Thursday, 22 August 2013

The first Wooffers

Yesterday I welcomed my first wooffers - actually I borrowed them for a day as I am not yet set up to host having no functioning bathroom, kitchen or accommodation to speak of.  I called on Pierre, a local young organic dairy farmer for help with the exterior earth rendering of the house as it was proving rather physically demanding to do it myself what with hauling heavy buckets of earth mixture up a three story scaffolding with just a one wheel pulley.  He offered to come for the day with two young woofers who are currently staying with him.

For those unfamiliar with the term WWoof - it means 'Worldwide Opportunities of organic farms'.  It is a system of exchange whereby volunteers offer commonly 4 to 5 hours of work a day in exchange for accommodation and food.

Sophie and Gina, two young English woofers, were great company and heroically tackled the tasks of mixing up slip and treading a mixture of clay earth, sand and chopped up straw to make the render that we then applied by hand to the east wall of the house.

 Above:  Gina using the drill with bit to mix up a slip of earth and water to apply to the wall before rendering to help it stick.
 Above:  Pierre and Sophie preparing the render of clay earth, sand and chopped straw.
 Above:  Sophie and Pierre brave the rickety scaffolding to apply the render
 Above:  Sophie and Gina putting the finishing touches to the render
 Above:  I think they enjoyed themselves
Above:  The east wall with its lovely new earth render
Above:  Sophie inspects the render
Above:  Sophie quickly mastered the technique of applying the render by hand.
Thank you Pierre, Sophie and Gina.

Saturday, 10 August 2013

The dry toilet

So this house has no toilet or sewage system at the moment.  I have fabricated a temporary dry toilet using one of the old wooden barrels that was originally used as a bird cage.   I got the idea from a neighbour who is an organic cow farmer. I bought a decorative plastic cover to go over the metal grating that is the door and used an old chair that was here, lifted off the seat and bought a plastic bucket that miraculously fitted exactly into it and popped a wooden toilet seat on top.  The roof is covered with a sheet of plastic nailed around the rim:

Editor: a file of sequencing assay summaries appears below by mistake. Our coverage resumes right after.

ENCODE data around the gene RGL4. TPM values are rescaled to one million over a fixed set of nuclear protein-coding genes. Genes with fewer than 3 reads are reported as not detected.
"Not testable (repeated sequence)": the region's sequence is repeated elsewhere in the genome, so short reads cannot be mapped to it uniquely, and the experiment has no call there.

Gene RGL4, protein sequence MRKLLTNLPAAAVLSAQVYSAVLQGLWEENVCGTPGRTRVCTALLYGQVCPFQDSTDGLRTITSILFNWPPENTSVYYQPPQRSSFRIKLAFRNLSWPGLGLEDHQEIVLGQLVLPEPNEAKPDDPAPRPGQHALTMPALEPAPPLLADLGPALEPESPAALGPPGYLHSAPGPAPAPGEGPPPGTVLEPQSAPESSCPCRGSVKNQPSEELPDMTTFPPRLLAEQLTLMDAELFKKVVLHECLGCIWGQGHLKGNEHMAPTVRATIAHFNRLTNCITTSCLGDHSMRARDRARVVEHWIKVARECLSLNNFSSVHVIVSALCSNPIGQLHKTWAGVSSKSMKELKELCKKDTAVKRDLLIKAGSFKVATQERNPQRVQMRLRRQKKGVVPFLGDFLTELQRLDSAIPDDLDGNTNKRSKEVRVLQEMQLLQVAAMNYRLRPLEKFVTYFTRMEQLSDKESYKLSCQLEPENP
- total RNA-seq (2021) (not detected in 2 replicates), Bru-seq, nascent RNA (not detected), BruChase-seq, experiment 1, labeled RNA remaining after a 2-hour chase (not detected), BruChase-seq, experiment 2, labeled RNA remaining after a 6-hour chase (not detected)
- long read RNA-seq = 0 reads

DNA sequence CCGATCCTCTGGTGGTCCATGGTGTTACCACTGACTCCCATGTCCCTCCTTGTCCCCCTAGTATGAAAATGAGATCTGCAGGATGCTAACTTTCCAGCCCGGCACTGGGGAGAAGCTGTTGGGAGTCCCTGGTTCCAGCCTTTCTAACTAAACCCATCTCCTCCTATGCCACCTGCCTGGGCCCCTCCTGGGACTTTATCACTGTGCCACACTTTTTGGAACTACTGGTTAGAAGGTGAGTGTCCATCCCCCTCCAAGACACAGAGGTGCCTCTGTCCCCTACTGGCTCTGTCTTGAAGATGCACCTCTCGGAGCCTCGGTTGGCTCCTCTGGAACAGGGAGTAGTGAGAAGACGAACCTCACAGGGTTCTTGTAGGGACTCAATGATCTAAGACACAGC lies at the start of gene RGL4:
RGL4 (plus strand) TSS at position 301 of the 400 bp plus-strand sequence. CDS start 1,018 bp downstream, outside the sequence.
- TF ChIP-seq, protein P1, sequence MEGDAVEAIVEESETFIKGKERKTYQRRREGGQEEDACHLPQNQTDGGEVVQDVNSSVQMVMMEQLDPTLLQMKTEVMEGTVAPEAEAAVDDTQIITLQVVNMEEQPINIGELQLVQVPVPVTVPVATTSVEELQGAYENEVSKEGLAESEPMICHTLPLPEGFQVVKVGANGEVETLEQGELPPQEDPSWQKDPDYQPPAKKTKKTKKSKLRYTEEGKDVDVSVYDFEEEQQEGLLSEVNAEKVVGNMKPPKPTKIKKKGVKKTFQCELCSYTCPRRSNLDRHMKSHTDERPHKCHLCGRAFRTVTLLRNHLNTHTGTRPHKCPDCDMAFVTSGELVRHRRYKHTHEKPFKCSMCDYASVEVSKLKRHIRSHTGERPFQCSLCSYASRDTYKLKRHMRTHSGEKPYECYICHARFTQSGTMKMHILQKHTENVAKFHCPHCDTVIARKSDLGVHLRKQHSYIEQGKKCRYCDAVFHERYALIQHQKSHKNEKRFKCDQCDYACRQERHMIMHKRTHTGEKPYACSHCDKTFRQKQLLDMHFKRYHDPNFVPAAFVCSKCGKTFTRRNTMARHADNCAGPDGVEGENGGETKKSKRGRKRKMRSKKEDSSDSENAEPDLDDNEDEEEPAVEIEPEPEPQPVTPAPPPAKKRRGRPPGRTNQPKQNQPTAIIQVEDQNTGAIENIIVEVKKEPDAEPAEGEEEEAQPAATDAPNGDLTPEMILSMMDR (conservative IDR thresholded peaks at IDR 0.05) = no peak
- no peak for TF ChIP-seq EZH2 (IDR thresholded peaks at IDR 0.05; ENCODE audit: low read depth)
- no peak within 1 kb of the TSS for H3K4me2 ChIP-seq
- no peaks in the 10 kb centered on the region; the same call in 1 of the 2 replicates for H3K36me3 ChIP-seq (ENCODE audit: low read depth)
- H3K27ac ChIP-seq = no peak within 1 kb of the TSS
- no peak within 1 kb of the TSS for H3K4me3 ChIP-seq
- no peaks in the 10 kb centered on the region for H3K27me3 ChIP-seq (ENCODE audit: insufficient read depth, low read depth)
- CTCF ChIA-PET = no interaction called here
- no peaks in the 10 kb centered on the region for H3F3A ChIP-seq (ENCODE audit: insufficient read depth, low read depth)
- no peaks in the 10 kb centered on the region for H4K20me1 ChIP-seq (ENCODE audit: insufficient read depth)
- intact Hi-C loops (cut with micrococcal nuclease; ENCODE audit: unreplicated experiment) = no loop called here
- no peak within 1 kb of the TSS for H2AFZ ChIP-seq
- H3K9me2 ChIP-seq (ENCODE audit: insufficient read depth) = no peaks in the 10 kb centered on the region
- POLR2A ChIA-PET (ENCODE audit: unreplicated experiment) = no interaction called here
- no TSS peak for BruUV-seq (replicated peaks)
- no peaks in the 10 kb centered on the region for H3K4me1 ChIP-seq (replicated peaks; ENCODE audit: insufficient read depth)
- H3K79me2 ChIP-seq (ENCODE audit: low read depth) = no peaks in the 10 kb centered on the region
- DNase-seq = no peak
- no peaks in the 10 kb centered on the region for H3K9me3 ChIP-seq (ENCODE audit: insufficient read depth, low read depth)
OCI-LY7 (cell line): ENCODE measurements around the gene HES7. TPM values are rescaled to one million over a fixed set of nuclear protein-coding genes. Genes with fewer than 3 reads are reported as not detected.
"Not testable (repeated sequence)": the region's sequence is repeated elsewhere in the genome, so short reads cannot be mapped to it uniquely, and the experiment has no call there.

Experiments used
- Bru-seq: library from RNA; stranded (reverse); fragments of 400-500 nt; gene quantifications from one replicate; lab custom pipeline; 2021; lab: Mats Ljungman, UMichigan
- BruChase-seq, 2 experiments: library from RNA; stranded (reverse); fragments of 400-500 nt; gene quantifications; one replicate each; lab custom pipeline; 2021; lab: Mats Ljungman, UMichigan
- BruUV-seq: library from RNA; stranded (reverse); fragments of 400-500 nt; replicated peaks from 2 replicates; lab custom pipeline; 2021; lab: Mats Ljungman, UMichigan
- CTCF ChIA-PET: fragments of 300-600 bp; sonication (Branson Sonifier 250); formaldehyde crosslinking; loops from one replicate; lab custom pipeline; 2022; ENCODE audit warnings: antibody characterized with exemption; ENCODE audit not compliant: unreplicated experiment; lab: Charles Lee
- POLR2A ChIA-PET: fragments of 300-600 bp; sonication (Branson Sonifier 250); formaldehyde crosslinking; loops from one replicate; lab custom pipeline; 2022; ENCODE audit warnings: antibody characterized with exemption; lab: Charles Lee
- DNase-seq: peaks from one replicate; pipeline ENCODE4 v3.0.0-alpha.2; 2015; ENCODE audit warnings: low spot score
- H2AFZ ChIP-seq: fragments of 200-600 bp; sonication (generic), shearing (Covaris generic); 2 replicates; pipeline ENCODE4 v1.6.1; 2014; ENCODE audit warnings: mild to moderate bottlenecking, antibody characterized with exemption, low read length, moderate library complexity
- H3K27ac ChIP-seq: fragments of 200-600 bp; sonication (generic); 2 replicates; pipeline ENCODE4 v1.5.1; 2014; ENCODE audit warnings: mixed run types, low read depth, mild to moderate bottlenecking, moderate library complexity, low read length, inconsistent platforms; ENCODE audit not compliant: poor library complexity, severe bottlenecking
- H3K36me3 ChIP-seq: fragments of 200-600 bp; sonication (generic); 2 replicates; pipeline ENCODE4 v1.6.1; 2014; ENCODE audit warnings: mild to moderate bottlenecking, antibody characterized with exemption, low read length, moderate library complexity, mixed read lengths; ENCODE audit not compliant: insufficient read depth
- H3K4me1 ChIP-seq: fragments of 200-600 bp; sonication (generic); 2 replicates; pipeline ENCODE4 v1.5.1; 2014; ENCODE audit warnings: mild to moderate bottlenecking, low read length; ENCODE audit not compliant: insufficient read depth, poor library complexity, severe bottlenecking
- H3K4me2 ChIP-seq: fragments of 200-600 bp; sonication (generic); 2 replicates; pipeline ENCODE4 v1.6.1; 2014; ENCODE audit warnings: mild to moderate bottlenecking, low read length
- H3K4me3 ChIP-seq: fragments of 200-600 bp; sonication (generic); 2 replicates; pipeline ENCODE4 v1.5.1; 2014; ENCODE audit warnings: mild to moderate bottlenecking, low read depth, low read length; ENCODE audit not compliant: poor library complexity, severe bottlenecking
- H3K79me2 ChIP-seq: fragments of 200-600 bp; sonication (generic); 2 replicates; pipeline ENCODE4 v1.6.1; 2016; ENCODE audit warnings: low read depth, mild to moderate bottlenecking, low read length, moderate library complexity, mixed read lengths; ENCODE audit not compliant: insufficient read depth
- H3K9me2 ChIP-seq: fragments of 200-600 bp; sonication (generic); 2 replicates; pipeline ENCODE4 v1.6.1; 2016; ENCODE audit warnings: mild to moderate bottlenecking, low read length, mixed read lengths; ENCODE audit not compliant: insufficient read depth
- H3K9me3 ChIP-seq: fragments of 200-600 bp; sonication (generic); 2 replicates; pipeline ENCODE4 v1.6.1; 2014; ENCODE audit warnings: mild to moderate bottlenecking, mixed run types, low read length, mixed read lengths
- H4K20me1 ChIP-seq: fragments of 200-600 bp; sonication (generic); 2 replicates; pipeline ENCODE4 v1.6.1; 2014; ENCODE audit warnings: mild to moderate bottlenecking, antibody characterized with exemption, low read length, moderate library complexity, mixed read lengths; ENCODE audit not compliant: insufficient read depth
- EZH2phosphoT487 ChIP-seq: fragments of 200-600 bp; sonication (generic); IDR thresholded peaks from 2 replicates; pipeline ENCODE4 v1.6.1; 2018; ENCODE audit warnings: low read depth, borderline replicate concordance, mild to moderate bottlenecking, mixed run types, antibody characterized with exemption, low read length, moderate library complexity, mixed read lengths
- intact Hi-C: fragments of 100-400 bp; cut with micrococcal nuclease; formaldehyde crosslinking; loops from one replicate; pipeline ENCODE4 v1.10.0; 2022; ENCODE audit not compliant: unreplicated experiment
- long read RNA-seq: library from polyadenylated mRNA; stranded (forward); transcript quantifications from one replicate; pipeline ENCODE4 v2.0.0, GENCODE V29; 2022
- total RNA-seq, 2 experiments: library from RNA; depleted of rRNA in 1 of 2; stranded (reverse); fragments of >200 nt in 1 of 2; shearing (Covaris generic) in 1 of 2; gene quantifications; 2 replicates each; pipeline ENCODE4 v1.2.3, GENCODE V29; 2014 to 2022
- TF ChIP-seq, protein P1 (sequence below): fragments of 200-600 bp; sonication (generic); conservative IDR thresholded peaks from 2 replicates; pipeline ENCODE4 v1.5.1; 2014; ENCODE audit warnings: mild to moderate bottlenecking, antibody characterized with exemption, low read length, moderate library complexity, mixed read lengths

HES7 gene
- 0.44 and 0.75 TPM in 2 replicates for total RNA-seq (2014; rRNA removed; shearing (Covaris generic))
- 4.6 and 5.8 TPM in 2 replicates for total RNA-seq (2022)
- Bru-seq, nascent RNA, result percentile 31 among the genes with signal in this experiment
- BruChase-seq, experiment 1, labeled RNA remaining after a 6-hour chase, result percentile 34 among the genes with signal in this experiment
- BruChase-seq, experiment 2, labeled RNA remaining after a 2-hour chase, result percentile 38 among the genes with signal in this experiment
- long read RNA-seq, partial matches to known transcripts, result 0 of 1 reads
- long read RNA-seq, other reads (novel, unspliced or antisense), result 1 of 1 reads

Above:  Dry toilet in a barrel.

Above:  Laura proudly posing next to the dry toilet in a barrel.  The first visitor to happily use it.
I initially used sawdust donated by a local saw mill to add to the little gifts left in the bucket but a visiting carpenter pointed out that there was a strong smell of petrol emanating from it.  He explained that there is lot of oil/petrol that would have leaked into it during the sawing process.  What a shame - I had already filled two pallet bays with my contributions and was looking forward to spreading the end result around fruit trees in a few years.  I now get sawdust shavings from this carpenter that has no oil/petrol in it.
As a temporary mesure it is quite a novelty but I still haven't got used to emptying the contents into the compost bays (constructed out of palletes stuffed with straw to keep curious animals at bay).  I like the idea of recycling the waste but there must be a more pleasant way of dealing with this .... research to be done ... to be continued.